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Fantasy Worldbuilding – Build a Guild

Guild Hall by ikanarjaIn worldbuilding, there are many pieces that are outlined and developed before being incorporated into the big picture. Maps are drawn, nations are sectioned out, and the culture and overall way of life is designed. A lot of consideration is given to religion, government, technological advancement, and militaries. But economies are usually glossed over in many worlds, particularly in fantasy. It is understandable, since trade and currency does little for a plot other than to allow a character to buy food and a suitable weapon. However, there is one economic institution that can be found in many fantasy worlds, yet is rarely used for economic reasons. This institution is the good old guild.

A Little Bit About Guilds

The concept of guilds has existed since Roman times, and possibly even earlier. A guild is an association of craftsmen or artisans who share a common skill or profession. The guilds that emerged out of medieval Europe helped shape the feudal system that was in place at the time by creating a skilled working class which consisted of free men with expertise in a specialized trade. These groups also gave commoners enough clout to thrive in a society where knights and the noble class held most of the power. The butcher, the baker and the candlestick maker of that famous nursery rhyme were undoubtedly all guild members.

Apprentice Collar by boscopencillerA very significant aspect of medieval guilds is the apprenticeship system that was set in place during these times. A master craftsman would agree to take on a child as an apprentice. The child would live with the master, and the child’s parents were expected to pay for this training. The new apprentice would work for the master, unpaid, and this apprenticeship could last for ten years or more. Once the apprenticeship was over, the apprentice became a journeyman and could now work for a wage. A journeyman would then save up to buy or set up a shop and work to complete the guild requirements to become a master craftsman.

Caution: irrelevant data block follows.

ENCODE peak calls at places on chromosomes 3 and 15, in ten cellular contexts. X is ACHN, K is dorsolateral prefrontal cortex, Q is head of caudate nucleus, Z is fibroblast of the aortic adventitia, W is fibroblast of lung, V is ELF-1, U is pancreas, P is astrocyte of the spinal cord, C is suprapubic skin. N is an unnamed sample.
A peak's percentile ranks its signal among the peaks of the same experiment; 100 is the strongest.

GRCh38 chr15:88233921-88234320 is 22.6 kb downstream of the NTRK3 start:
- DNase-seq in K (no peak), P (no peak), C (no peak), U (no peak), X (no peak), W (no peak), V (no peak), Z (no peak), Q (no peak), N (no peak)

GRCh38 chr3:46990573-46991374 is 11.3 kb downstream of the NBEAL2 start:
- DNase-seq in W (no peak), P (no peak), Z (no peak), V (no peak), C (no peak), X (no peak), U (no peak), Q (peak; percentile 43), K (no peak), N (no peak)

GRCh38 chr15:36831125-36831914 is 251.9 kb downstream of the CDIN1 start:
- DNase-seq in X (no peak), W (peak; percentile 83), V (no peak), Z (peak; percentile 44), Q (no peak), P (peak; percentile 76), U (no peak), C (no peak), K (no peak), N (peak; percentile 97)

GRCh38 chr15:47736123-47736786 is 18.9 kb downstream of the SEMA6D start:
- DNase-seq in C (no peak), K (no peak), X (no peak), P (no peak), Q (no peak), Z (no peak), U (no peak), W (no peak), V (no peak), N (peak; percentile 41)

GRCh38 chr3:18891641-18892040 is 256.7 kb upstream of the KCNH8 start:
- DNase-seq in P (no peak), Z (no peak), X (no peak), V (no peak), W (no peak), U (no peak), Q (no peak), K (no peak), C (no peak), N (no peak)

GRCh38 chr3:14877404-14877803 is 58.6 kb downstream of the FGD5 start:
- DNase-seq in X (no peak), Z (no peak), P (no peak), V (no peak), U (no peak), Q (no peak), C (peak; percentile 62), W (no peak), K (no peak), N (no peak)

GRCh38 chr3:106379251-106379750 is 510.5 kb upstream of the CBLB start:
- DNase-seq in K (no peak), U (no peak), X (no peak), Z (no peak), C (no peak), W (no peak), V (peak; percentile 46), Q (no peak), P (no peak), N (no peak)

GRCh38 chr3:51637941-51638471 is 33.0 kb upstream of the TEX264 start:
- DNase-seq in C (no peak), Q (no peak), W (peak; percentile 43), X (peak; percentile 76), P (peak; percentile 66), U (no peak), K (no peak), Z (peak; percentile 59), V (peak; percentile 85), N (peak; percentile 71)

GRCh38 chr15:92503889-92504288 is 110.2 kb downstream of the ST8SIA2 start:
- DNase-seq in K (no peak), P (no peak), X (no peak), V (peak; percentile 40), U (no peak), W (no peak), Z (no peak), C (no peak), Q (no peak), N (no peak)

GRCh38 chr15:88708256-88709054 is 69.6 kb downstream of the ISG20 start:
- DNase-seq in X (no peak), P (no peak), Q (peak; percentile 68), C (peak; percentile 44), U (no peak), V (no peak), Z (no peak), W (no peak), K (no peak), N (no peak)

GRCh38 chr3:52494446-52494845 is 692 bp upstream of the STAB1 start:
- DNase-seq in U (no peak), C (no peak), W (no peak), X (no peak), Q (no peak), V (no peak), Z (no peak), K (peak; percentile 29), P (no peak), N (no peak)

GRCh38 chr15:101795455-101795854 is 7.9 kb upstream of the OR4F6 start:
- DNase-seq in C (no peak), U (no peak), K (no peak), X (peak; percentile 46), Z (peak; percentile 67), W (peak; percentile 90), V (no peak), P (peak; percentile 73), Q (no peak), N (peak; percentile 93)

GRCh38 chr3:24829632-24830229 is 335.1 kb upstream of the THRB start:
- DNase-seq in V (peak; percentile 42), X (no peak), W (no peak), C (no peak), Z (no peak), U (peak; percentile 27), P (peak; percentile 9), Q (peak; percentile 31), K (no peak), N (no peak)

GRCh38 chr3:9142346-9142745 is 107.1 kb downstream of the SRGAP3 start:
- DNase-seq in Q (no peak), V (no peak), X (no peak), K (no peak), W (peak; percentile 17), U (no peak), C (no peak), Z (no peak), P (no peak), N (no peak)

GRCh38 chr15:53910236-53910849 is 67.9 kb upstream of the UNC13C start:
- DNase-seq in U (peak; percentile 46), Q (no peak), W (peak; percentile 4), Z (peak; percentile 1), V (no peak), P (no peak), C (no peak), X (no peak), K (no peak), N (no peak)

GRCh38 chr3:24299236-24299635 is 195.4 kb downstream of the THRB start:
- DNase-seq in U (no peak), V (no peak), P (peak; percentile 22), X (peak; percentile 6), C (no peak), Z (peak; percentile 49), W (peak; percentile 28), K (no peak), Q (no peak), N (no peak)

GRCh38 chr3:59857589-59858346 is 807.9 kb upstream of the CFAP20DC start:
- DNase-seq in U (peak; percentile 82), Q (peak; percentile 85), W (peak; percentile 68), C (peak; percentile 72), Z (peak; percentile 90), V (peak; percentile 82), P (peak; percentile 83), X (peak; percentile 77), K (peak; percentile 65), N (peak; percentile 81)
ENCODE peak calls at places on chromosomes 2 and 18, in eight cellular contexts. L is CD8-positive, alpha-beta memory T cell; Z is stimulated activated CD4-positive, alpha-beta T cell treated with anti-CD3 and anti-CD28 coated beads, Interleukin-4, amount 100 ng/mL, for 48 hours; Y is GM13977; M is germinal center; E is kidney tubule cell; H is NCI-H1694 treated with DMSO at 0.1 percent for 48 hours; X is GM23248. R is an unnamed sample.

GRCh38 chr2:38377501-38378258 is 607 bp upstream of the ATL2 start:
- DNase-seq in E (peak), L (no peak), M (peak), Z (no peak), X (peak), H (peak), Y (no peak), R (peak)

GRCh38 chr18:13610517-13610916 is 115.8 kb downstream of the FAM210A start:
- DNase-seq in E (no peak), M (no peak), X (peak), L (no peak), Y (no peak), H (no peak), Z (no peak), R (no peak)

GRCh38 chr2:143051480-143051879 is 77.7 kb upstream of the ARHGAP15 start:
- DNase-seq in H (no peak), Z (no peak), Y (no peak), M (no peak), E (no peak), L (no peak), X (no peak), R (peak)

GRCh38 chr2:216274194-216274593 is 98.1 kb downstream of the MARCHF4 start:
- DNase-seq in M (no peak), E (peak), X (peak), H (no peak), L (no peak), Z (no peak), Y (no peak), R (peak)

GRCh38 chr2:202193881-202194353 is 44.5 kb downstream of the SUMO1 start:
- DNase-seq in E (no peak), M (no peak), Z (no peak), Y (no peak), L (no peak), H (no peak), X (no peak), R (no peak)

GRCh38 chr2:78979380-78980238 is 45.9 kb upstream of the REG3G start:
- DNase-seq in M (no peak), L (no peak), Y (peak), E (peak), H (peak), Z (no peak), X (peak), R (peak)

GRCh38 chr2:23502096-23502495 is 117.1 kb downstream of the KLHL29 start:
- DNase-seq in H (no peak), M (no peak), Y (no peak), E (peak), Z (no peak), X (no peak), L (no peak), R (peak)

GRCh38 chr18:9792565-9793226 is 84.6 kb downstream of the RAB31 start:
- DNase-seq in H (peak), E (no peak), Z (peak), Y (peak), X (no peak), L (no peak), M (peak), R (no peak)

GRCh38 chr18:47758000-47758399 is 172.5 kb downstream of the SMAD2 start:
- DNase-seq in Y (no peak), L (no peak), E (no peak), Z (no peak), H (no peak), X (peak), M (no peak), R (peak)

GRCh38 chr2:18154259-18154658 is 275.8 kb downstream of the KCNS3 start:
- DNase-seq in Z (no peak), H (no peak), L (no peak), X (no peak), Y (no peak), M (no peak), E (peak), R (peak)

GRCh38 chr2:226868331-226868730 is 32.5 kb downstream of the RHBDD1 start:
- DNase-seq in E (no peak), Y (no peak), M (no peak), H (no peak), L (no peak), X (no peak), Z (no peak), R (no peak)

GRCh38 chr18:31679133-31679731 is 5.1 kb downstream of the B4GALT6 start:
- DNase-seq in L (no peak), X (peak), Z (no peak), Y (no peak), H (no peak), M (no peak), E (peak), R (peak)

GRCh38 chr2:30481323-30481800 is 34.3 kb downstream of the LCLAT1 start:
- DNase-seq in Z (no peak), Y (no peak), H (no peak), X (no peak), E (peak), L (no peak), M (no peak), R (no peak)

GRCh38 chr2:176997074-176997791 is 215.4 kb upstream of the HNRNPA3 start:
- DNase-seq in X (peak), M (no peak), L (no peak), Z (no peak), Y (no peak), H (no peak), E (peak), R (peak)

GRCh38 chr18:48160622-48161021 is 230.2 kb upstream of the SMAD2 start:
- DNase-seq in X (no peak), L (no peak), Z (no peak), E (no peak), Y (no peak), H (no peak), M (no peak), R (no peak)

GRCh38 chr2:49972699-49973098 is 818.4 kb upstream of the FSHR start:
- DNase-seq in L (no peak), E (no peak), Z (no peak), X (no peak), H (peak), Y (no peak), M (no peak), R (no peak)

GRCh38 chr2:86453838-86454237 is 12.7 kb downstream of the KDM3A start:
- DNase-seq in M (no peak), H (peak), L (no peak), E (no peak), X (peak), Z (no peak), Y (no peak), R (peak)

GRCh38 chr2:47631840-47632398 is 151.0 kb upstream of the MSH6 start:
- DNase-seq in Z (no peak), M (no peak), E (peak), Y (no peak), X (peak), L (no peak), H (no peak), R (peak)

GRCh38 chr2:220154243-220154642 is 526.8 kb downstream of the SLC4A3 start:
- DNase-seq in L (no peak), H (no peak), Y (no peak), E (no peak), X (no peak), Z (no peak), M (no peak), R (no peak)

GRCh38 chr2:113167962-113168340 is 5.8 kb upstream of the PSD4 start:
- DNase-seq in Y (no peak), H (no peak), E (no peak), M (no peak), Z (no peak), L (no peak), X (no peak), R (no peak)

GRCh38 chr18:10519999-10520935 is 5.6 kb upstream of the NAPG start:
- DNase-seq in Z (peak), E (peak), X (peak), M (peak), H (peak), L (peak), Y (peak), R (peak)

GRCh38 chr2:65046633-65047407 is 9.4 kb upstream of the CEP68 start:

Membership in a guild was usually required in order for a person to do business in a region. The guilds set prices and standards for their member’s products, thus promoting quality. A guild would also work to protect any secrets of their particular trade. Guilds also took upon civic duties, such as taking care of widows and sick members. As society progressed and economic systems changed, many guilds also evolved to advocate for wage earners and service providers as well as craftsmen and artisans. There are still many guilds in existence today, and many of them operate in a similar way to their middle age antecedents. There are numerous guild websites and Facebook pages where anyone who is interested can visit and learn more about these organizations. Here is the International Brotherhood of Electrical Workers website as an example.

How Guilds Can Influence and Benefit Your Fantasy World

I believe guilds are so prominent in fantasy because most epic and sword and sorcery magic is set in the same cultural timeframe that witnessed the rise of the power and influence of pre-industrial guilds. They were an integral part of medieval society, and played a big part in its economy. But even if you are not basing your world on medieval times, you should not overlook the possibility of including guilds.

Tin Street Market by noahbradleyGuilds have had an enormous impact on the economy of the territory it covered. However, whether this impact was beneficial remains in heated debate even today. Nevertheless, in a fantasy world, guilds can provide so much more than a healthy economy and a prosperous working class. These are the organizations that can offer experience and resources to a storyline or character. They can be a benevolent ally, a training ground, or a client. They can also be a competitor or adversary to a central character. A guild can even be the ultimate bad guy, the source of evil ideology that threatens the future of humankind (or any other kind you have in your world). Or a guild can even be a simple group of thugs who love to make life difficult for our characters.

Ideas For Developing A Guild’s Structure